The very word “cancer” incites feelings of fear and dread; most of us do not understand where it comes from or why, the treatments seem unreliable and the outcomes are often miserable. Blocking gene patents is being supported by some cancer researchers because they are worried that access to critical information and materials will be stifled. They use emotive case studies to argue that somehow gene patents are inhibiting progress in curing patients. They are missing the point and surprisingly, as evidence based scientists, they are not applying the same techniques to critically examining the issues. There is little mention of the good outcomes that have been achieved using patented technologies.The patent system gives the patent owner the ability to use their idea, exclusively, for a limited period of time and, in Australia, that is 20 years. After this period, the knowledge becomes freely available to society. The system encourages innovation; generating new ideas which have practical application. In the scheme of things, 20 years is a short period.
The medical and agricultural biotechnology industries use the patent system as a mechanism to recoup extensive research expenditure. Many public sector organisations do the same. Without gene patents we may indeed have less innovation rather than more; that won’t help patients. As is the case with many new technologies, some of the early gene patents were very broad. These will gradually expire and therefore concerns with that particular group of patents should not form part of this debate.
Gene patents in agriculture are becoming commonplace since it is now possible to improve plants by transferring genes from one plant to another. Genes can be turned on or off and made to work only in particular parts of a plant. The knowledge of genes and their function provides a valuable toolbox for improving the supply and quality of our food. As transgenic crops become more widely accepted, Australian farmers will need to accept new technologies to remain internationally competitive. If gene patents are not issued in Australia, we may see growers “missing out” on access to technologies.
A Senate “Community Affairs References” Committee has been looking closely at a proposal to ban gene patents and has concluded that there is no evidence that such a ban would be effective and, that there may be indeed (unforeseen) consequences for such a ban.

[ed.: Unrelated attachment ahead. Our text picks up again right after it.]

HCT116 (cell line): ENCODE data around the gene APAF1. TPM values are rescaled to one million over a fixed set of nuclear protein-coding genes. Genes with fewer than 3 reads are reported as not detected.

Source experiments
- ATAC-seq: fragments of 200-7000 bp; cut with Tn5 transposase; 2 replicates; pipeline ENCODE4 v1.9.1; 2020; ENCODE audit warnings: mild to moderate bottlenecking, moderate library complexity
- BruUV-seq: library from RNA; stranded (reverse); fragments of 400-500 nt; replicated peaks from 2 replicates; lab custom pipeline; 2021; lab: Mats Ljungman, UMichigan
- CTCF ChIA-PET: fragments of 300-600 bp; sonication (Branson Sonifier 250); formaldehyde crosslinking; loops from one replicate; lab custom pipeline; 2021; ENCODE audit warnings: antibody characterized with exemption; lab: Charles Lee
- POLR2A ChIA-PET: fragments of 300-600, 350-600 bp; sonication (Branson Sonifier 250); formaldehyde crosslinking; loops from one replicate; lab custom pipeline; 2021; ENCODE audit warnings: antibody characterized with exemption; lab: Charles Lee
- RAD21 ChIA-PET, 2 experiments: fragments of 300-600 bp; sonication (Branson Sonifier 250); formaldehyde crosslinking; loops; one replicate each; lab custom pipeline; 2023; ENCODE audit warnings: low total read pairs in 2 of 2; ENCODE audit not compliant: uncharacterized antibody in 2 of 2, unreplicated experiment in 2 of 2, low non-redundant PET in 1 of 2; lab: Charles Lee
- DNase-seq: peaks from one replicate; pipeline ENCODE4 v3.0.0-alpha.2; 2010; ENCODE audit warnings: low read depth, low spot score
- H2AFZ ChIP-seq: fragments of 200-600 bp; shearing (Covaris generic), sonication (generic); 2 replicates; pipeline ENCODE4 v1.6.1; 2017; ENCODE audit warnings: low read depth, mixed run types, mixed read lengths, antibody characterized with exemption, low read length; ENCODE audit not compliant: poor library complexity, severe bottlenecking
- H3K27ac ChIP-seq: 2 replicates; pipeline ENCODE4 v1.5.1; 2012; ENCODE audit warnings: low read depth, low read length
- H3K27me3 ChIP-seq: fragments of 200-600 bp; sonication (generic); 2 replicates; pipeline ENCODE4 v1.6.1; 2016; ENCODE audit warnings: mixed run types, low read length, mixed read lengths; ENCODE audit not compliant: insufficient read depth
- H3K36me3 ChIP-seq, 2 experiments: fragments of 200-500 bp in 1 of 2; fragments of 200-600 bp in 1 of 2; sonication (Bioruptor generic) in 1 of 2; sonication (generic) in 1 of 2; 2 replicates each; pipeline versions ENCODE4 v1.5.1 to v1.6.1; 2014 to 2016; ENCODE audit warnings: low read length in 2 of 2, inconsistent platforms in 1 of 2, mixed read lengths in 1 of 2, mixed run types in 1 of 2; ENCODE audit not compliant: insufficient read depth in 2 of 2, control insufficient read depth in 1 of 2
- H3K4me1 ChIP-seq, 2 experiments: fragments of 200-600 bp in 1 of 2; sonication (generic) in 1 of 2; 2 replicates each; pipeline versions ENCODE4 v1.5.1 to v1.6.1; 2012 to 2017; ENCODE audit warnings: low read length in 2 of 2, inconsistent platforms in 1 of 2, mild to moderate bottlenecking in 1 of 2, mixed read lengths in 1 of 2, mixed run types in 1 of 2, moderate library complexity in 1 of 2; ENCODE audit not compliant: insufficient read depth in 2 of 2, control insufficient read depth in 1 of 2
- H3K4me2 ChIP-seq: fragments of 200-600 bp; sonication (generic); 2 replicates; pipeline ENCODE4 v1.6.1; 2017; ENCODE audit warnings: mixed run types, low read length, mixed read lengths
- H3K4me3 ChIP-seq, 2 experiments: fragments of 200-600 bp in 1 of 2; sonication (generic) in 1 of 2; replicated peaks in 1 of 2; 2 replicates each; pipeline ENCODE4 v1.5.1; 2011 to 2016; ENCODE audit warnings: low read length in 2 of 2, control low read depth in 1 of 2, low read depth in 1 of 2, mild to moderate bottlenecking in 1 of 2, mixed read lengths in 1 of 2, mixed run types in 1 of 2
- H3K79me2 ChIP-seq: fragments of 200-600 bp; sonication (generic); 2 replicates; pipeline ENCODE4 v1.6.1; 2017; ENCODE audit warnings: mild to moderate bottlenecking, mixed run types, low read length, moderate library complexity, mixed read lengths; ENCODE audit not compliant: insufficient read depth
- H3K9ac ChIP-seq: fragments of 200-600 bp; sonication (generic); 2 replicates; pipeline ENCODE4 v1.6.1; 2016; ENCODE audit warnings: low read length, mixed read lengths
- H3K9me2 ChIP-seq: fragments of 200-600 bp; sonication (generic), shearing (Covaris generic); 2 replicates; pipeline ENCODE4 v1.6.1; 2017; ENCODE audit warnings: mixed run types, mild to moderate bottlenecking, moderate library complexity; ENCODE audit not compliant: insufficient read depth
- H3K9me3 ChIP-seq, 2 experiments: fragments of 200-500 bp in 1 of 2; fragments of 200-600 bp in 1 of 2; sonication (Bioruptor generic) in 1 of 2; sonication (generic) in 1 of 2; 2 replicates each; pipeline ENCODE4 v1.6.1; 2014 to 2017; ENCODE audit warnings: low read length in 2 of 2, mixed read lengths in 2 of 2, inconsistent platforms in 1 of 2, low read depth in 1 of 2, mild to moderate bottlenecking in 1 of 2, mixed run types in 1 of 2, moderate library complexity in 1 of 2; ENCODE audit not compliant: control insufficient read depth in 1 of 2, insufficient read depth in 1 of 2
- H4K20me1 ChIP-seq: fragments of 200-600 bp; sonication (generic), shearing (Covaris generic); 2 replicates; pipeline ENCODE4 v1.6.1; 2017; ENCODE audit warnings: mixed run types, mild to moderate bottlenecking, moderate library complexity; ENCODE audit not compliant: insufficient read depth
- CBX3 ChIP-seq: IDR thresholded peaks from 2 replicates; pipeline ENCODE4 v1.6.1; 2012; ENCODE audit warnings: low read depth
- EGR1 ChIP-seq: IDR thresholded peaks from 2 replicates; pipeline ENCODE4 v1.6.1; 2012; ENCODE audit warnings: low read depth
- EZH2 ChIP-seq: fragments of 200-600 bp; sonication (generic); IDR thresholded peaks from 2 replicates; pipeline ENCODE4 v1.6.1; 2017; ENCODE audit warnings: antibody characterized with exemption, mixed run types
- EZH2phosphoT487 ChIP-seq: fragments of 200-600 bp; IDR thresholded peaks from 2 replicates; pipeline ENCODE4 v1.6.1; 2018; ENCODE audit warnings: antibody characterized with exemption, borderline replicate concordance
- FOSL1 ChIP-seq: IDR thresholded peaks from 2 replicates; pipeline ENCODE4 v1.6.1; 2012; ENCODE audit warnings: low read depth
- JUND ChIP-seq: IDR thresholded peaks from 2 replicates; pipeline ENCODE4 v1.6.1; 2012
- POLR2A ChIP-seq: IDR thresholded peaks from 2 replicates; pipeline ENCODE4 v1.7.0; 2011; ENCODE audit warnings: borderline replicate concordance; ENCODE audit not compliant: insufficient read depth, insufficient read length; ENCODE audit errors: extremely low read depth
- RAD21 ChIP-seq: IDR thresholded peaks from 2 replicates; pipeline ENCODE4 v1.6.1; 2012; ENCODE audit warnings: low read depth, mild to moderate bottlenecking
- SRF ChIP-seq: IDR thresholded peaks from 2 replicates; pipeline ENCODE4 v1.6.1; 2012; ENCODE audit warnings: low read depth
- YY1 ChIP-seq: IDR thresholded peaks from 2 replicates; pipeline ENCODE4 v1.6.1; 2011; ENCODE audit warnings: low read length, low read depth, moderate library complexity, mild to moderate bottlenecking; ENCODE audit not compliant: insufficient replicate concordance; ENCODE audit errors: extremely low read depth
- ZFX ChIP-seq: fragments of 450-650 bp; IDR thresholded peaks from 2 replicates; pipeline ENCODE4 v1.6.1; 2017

In human health, there are already a number of options to protect patients. Diagnostic tests can be included in the Medicare system through PBS subsidies. In extreme cases, the Commonwealth has the right to compulsorily license patents if there is a perceived societal need. It seems as if there are sufficient safeguards in place to deal with the most extreme use of human gene patents.
The main issue in the gene patenting debate is not really about the patent system or the ethics of gene patents at all; it is about promoting innovation. If genes were not patentable, where would the money come from to pay for the research that generates the knowledge? If there is to be innovation, someone must pay for it; either the taxpayer through publicly funded research or in the private sector, which will no doubt want a return on its money. Either way, someone must pay.
Some argue that genes don’t fit perfectly into the patent system because they are purely discoveries. Even if this is the case, then what system should be used to ensure that innovators are rewarded? Genetic research is an expensive time-consuming business. Before we decide whether or not genes should be patentable, we must ensure that we have suitable incentive mechanisms to stimulate innovation and allow society to benefit from innovations. The patent system currently provides such an incentive system and biological patents should not be removed from it unless a viable alternative is put in place first.
Michael Gilbert is the General Manager of the Australian Centre for Plant Functional Genomics.